Kenora MP Bob Nault says the way things are shaping up, it doesn't like construction on the twinning of the highway will be able to start this fall.
"I'm not sure why nobody seems to know the date of when we're starting the first phase. I'm pretty sure I know, and I'm not even in the provincial government," he said yesterday.
"I want to make sure that we have met our obligation for our duty to consult with aboriginal people, have that completed. It's not completed yet. My understanding is it's started, but it's not finished. After that, there's the whole issue of tendering and that takes time," the MP continued.
The Ministry of Transportation of Ontario says that they’re also finalizing their plans and environmental approvals for the project. Ministry staff add they’re working with property owners, municipalities and First Nations to identify and mitigate any potential for negative impacts from the project.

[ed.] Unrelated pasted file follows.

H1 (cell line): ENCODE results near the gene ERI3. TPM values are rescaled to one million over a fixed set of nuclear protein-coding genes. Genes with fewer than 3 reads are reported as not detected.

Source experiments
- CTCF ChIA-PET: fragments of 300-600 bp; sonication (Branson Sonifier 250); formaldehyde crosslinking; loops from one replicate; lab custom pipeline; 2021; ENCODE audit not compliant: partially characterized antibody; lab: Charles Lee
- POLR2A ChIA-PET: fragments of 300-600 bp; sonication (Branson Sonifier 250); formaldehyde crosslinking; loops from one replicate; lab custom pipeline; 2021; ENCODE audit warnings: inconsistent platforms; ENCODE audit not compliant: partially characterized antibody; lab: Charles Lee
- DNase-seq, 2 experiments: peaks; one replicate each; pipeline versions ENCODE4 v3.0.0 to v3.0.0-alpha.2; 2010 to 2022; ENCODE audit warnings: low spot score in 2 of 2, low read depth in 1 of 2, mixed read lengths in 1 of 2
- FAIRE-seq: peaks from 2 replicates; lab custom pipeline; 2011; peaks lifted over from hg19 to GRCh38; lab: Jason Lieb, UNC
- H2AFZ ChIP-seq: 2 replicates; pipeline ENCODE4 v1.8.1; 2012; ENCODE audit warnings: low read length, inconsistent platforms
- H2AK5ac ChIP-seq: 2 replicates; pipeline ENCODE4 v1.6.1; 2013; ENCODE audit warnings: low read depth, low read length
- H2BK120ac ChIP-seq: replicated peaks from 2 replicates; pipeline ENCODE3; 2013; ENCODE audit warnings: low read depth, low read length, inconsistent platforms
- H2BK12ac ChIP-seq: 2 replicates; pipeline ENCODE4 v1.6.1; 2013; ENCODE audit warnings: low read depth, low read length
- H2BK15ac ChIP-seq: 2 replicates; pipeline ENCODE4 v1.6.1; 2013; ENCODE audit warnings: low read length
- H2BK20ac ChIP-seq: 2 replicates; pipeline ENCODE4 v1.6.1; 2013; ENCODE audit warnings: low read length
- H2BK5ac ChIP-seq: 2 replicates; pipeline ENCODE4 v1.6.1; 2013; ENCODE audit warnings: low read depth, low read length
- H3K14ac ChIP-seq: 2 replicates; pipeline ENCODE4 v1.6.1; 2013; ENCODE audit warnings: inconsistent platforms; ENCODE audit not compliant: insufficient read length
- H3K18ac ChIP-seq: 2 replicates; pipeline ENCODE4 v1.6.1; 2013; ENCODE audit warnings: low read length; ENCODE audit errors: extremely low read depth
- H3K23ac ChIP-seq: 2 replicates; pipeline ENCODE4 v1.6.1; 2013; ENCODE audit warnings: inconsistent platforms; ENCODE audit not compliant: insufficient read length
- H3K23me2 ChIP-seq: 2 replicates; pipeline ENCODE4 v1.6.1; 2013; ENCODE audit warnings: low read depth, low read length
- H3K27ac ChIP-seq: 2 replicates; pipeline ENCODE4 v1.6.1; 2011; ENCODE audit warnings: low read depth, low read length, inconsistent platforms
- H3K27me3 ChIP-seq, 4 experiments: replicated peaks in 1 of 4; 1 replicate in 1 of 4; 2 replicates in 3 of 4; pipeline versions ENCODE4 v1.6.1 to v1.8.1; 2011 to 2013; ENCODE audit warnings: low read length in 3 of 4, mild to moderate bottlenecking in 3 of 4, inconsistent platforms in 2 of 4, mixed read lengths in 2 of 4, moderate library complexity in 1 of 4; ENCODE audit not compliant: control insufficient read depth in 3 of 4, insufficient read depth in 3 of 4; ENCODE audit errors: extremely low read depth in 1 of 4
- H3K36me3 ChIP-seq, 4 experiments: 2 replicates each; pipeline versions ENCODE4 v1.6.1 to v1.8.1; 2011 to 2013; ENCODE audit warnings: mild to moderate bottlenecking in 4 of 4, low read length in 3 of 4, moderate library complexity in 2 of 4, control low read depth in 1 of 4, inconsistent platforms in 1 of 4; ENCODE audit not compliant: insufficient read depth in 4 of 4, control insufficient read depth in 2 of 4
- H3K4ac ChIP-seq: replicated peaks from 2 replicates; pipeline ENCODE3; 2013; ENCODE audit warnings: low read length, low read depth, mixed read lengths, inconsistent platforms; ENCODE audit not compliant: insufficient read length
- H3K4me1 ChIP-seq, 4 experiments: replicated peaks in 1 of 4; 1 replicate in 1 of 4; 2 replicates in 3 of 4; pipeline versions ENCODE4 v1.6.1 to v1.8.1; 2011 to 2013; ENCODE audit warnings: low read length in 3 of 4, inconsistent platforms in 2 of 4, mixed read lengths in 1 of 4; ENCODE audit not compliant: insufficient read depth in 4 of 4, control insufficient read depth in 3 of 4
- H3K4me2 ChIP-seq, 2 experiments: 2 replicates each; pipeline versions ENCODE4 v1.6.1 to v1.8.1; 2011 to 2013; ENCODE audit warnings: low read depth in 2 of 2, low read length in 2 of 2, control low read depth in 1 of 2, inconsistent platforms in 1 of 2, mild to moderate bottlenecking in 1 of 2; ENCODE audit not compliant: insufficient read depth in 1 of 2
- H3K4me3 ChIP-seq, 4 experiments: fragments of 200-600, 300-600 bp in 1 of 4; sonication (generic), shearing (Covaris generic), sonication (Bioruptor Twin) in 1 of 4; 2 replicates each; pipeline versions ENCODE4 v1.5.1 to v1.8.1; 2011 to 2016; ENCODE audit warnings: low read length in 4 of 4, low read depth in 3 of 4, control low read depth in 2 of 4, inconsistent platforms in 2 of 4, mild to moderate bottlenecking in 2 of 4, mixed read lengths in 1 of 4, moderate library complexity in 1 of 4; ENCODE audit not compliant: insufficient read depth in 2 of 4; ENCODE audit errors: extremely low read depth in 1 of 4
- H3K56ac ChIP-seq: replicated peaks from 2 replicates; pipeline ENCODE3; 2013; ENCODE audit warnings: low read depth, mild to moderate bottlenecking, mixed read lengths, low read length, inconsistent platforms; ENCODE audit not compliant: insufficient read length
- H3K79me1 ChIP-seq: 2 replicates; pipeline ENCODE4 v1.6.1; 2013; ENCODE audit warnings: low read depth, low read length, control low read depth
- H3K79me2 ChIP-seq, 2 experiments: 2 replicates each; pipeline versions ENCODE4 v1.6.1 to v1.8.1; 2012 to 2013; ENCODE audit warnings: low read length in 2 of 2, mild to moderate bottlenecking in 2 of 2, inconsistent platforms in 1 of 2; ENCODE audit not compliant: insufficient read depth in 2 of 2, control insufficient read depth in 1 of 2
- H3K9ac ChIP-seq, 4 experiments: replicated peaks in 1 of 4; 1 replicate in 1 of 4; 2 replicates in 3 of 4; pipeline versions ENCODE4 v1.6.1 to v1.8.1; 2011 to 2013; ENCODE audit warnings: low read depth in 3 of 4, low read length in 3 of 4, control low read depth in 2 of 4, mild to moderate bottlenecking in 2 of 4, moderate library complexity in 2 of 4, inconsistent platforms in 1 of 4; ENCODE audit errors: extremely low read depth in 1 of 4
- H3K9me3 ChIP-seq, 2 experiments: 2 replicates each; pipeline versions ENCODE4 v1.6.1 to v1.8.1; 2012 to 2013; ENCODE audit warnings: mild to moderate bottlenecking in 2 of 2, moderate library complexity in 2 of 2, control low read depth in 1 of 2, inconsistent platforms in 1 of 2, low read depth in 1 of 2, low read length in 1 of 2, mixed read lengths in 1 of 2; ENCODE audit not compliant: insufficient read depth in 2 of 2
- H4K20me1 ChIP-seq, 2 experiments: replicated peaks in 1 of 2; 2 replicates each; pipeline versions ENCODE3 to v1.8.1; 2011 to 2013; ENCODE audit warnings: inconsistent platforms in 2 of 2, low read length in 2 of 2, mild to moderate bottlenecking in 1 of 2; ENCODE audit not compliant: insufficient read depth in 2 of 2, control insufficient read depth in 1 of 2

Both Nault and Kenora-Rainy River MPP Greg Rickford agree the most important thing is to move the project forward.
"People want to see us working together to get this project done. Folks can look forward to construction getting underway in the very near future. That’s the bottom line,” said Rickford -- who also serves as a senior cabinet minister at Queen's Park -- in an interview last week.
The twinning of the Trans-Canada from Kenora to the Manitoba border is expected to be done in three sections:
- Section #1: Between the Manitoba - Ontario Border and Hwy. 673
- Section #2: Between Hwy. 673 and Rush Bay Road
- Section #3: Between Rush Bay Road and Hwy. 17A
When the project was announced close to a decade ago, the federal and provincial governments each set aside $50 million for the project.
A section of the Trans-Canada between the border and Falcon Lake will also need to be twinned.
A fatal collision between West Hawk and Falcon Lake last weekend brought the safety issue of twinning the highway back into the news.
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